Devon Record Offices

Great Moor House, the building that houses the Devon Heritage Centre

There are three local archives covering the historic county of Devon, England. The Devon Heritage Centre in Exeter is the main archive. It has a branch office, the North Devon Record Office in Barnstaple (established in 1988), which is the repository for records broadly relating to North Devon.[1] Since 2014 the joint service has been run by the South West Heritage Trust under the name of the Devon Archives and Local Studies Service.

In addition, there is the Plymouth and West Devon Record Office in Plymouth, run since 1998 as an independent archive service by Plymouth City Council, which hold records relevant to the area indicated by its name.[2] This archive is planned to move into the new Plymouth History Centre in spring 2020.[3]

Devon Heritage Centre

The Devon Heritage Centre (DHC) is the successor to the Devon Record Office (DRO) that was established by Devon County Council in 1952. The DRO incorporated the Exeter City Record Office that had collected Devon's records since 1946, when it took over from the Exeter City Library, which had collected documents since the early 20th century.[4] In 2005 the DRO moved into a specially-constructed building at Great Moor House, Sowton Business Park, Exeter.[5] A restructuring of services led to the creation of the Devon Heritage Service in November 2011 with the aim of integrating the collections of the DRO and the Westcountry Studies Library,[6] and from autumn 2012 the Westcountry Studies Library that had been housed in Exeter city centre, moved into Great Moor House which was renamed the Devon Heritage Centre.[7] On 1 November 2014 Devon Heritage Services was transferred from the County Council to the management of the South West Heritage Trust (an independent charity, which also runs Somerset Archives and Local Studies), and was rebranded as the Devon Archives and Local Studies Service.[8][9]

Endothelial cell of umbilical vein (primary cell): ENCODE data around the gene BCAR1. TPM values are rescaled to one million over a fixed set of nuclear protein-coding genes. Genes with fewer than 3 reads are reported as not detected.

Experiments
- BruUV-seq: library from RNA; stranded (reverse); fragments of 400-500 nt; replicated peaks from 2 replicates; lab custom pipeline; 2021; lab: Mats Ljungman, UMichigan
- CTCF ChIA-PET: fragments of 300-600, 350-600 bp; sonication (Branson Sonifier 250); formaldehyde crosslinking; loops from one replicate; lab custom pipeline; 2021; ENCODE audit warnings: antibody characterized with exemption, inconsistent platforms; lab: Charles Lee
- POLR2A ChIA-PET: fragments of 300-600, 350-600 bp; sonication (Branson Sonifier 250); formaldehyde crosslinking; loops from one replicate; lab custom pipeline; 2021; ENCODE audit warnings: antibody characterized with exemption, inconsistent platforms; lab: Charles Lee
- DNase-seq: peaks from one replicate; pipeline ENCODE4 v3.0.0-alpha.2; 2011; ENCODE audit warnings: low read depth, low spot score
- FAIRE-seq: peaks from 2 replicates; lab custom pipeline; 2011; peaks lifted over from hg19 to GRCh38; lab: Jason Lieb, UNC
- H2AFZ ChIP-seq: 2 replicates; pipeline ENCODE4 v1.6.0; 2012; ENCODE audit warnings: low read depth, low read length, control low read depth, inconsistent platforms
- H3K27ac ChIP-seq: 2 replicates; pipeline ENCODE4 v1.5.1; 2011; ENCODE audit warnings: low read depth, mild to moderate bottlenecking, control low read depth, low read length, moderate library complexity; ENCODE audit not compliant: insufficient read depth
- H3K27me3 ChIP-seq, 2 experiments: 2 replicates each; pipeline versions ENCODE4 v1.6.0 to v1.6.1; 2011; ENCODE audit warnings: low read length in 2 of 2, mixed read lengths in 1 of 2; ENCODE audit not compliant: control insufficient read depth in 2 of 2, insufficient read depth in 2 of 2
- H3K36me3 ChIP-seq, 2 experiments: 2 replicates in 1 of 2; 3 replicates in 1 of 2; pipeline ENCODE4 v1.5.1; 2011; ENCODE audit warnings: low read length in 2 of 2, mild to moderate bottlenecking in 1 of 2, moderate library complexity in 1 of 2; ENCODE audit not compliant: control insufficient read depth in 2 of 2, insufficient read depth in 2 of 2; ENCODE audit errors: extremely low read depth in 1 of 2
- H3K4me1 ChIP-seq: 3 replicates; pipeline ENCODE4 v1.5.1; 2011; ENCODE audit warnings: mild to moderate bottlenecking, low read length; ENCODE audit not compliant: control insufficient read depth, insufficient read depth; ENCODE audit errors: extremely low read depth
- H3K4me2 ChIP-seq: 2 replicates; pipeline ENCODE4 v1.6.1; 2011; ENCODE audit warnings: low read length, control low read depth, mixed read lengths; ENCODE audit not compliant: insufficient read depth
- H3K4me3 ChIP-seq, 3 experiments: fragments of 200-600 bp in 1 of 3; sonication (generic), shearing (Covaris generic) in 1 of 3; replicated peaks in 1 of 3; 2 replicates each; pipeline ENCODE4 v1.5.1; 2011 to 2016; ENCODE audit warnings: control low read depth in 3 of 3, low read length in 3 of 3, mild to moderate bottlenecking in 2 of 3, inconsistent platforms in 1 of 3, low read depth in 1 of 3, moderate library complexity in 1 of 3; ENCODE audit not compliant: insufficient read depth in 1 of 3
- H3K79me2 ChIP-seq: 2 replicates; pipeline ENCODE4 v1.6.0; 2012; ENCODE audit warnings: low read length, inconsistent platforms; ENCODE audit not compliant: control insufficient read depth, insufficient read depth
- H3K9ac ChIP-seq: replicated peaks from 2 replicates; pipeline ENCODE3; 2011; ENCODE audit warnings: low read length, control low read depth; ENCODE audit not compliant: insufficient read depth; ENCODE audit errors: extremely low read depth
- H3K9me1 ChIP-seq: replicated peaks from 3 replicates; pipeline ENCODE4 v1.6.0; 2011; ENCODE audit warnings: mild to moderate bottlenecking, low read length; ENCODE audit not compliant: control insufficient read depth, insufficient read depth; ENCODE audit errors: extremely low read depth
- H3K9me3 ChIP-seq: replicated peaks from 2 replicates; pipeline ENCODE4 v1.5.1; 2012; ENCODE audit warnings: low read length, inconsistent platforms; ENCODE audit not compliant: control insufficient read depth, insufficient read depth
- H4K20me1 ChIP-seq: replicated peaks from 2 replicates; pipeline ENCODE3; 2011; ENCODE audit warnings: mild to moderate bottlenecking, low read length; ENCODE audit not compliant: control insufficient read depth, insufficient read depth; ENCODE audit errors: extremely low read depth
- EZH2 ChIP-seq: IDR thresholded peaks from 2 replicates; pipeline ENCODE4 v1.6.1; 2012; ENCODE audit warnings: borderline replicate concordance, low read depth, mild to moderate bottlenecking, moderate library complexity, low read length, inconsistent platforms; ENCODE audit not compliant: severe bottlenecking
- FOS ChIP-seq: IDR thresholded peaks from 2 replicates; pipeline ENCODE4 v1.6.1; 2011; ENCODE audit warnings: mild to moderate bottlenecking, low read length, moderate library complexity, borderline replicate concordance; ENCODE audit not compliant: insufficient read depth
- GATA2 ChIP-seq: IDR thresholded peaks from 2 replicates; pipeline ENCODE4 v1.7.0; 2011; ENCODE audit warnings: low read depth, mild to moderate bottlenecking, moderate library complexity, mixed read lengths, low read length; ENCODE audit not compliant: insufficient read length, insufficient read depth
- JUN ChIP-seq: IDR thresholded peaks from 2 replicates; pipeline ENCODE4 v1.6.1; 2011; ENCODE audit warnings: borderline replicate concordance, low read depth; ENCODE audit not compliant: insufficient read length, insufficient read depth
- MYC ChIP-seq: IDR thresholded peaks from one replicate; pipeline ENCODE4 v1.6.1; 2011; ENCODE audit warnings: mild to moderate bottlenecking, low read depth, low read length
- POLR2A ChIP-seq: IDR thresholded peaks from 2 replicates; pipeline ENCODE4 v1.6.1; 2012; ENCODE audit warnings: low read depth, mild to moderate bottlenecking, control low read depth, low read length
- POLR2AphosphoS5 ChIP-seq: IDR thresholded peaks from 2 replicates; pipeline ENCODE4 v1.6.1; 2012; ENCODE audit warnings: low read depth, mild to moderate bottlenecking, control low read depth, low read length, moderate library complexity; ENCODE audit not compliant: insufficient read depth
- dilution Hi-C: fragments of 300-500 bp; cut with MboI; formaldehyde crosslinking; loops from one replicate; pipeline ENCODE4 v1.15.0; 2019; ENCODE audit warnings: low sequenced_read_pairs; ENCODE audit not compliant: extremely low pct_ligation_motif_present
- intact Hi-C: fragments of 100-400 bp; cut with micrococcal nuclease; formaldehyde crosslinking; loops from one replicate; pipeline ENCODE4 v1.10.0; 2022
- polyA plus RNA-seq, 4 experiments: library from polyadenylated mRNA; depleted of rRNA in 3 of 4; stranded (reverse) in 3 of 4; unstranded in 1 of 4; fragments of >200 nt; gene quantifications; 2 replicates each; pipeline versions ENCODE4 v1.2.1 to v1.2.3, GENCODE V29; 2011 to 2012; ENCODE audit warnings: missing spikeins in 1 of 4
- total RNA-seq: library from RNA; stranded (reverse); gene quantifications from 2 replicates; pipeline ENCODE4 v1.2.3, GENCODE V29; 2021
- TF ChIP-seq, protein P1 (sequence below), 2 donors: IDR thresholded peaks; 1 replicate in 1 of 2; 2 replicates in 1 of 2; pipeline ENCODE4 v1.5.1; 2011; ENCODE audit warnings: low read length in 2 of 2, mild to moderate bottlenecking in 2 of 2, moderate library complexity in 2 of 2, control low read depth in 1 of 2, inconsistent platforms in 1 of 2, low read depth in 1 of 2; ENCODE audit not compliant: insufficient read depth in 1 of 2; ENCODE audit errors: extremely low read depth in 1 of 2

Among the holdings of the DHC are the complete records of the Devon Quarter Sessions courts from 1592 until their abolition in 1971; this is the earliest uninterrupted series of such records in the country.[10] Other holdings include the records of the city of Exeter from c.1100; the records of the Diocese of Exeter (which included Cornwall until 1875) from the 13th century; Anglican church records for the whole of Devon from the 16th century; and the records of many of the major Devon families.[11] Also part of the DHC is the National Meteorological Archive which includes daily weather reports for the United Kingdom from 1869 and many earlier documents.[12]


  1. "North Devon Record Office". Devon County Council. Retrieved 2012-01-04.
  2. "Archives and records". Plymouth City Council. Retrieved 2012-01-04.
  3. "The collections". Plymouth City Council. Retrieved 1 July 2016.
  4. "Devon Record Office, England". BSHS Travel Guide. Retrieved 2012-01-04.
  5. "The new Records Office for the 21st century". BBC Devon. March 2005. Retrieved 2012-01-04.
  6. Wormleighton, Tim (2014). "South West Heritage Trust. The Devon Perspective" (PDF). Devon Heritage Service. Retrieved 1 July 2016.
  7. "A New Future for Devon's Heritage". Devon County Council. Retrieved 2013-06-12.
  8. "Devon Archives and Local Studies Service". Retrieved 19 April 2016.
  9. "Development of South West Heritage Trust". Devon County Council. Retrieved 1 July 2016.
  10. "The Right to Remain Silent". Devon County Council. Retrieved 2012-01-04.
  11. "What records do we hold?". Devon County Council. Retrieved 2012-01-04.
  12. "National Meteorological Archive". Met Office. Retrieved 2012-01-04.

External links

This article is issued from Wikipedia - version of the 8/16/2016. The text is available under the Creative Commons Attribution/Share Alike but additional terms may apply for the media files.